When we started out Olivia said, “ugh.  I just want to be in my bed.”  After 30 minutes of dappled sunlight, scampering squirrels, chattering birds and the possibility of late-grazing deer, she said, “The LAST place I want to be is in my bed!”  I sent her skipping into school refreshed, invigorated, and a little worn out.  Perfect. 

Me, I rode home feeling restored, and anxious to ride some more.  Next week I'll be ready if Al asks me about my bike at checkout (please don't let it rain!).


I know you know what's coming...

Do you have a bike?  Does it have cobwebs on the handlebars too? 

Maybe National Bike Month can motivate you too. 

I'm not asking you to give up your car.  We are lessatarians, remember?  We could use our bikes to drive less—even if it’s just a little bit less.  There is a website called the 2-mile challenge.  It claims that 40% of urban travelers make trips of 2 miles or less—in their cars.  The 2-mile challenge asks us to make those trips by bike instead.  Do you have a 2-mile errand?  To school? The post office? Your neighborhood pool? 

I know I said my trip to the grocery store is more symbolic than anything.  I've always thought of it that way because I feel like my short commute makes more of a statement than it does an impact on my gasoline consumption.  The beauty of the 2-mile challenge, however, is that I can log my trips on the website and see the impact they have when combined with everyone else’s 2-mile trips. 

It’s kinda like that herd thing again.  When I posted about biking for groceries last fall, I compared the cars in the parking lot to dumb cattle, trapped in a corral.  But cows aren’t actually supposed to be dumb, are they?  What if we got a herd of them onto their bikes? 

We could make a difference, right?

It's National Bike Month, so yes, the message is: follow the herd; ride your bike!


Friday, May 4, 2012

take that mr. media: reflections on "miss representation"

I took Olivia to see the excellent film, Miss Representation, this week. Since I cannot spare her from the all-penetrating gaze of men, society and the media, I have striven to teach her early to look back—to know the power of her own gaze. I hope that if she learns to keep a critical eye trained on the digitized she-fantasies of media moguls, then perhaps she will be less likely to turn that eye on herself.

The timing of this film is perfect for us. Olivia has just begun to look in the mirror with expectation. So far, however, she hasn’t found anything unacceptable there--saved, perhaps, by the great irony that, at age 11, she still lives in the kind of body to which the rest of us grown women are supposed to aspire. Like so many ears of corn, we’re to forever strip ourselves of our husks, our silken hair, and our many plump kernels of goodness, until there’s nothing left but a hard narrow cob to be accessorized with a boob-job and a pair of low-cut skinnyjeans. How truly hilarious that would be if it wasn’t so completely not funny at all.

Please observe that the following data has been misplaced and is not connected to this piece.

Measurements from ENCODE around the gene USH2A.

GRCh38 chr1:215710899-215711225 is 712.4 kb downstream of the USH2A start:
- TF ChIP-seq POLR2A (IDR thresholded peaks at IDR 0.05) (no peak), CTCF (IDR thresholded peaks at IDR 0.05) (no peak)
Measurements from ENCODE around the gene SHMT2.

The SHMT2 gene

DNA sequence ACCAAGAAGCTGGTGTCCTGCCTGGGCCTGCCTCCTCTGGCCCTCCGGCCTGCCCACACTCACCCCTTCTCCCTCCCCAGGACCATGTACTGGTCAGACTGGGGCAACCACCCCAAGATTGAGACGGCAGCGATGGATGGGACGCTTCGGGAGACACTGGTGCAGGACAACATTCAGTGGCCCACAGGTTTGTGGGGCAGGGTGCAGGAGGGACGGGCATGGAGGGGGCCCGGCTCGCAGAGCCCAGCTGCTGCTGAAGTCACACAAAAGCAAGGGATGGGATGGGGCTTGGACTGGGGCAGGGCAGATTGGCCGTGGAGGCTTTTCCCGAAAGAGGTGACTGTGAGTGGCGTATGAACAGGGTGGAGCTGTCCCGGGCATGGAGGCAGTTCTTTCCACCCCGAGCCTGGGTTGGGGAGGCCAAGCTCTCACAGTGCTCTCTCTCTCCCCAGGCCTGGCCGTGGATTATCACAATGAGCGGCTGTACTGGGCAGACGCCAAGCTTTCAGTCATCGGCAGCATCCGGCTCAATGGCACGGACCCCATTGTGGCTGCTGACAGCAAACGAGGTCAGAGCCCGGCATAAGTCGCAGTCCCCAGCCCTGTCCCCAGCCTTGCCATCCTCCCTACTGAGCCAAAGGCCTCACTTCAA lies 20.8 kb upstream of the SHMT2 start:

I wish that someone had shown me Miss Representation when I was eleven. I did see a similar film, Killing Us Softly, in college. It’s about the ways that women are systematically sexualized and objectified in advertising. The message came too late, however. By the time I saw it, a fast/binge/purge pattern of disordered eating had long since entangled me in its ever tightening noose. I would follow its lead like an obedient dog, well into my twenties.

I do not want Olivia to skip out of her childhood into that snare.

Despite all the graphic and horrific images of women portrayed by Miss Representation, the most pernicious thing I learned is that men own the increasingly consolidated media. You don’t have to dig too deep into the theories of political science to learn that he/she who owns the means of communication in a society, controls that society. I did not realize how few women work behind the scenes (producing, writing, programming) in news and entertainment.

Suddenly I’m wondering, do we need a woman president?—or do we just need to take over Fox News? I hear they’re in search of a new figurehead anyway, what with good old Rupert being “unfit” and all. With the standard so low, surely even a woman could do that job!

No wonder women have taken social media by storm. What the male dominated communications industry has tried so hard to contain has come oozing out in blogs, on facebook and in tweets.